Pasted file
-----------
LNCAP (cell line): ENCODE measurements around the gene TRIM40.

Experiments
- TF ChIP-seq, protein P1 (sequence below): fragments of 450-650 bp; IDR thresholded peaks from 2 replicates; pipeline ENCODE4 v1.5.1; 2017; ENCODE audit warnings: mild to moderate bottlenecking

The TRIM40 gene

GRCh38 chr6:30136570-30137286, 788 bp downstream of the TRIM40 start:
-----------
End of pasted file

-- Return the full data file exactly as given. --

LNCAP (cell line): ENCODE measurements around the gene TRIM40.

Experiments
- TF ChIP-seq, protein P1 (sequence below): fragments of 450-650 bp; IDR thresholded peaks from 2 replicates; pipeline ENCODE4 v1.5.1; 2017; ENCODE audit warnings: mild to moderate bottlenecking

The TRIM40 gene

GRCh38 chr6:30136570-30137286, 788 bp downstream of the TRIM40 start: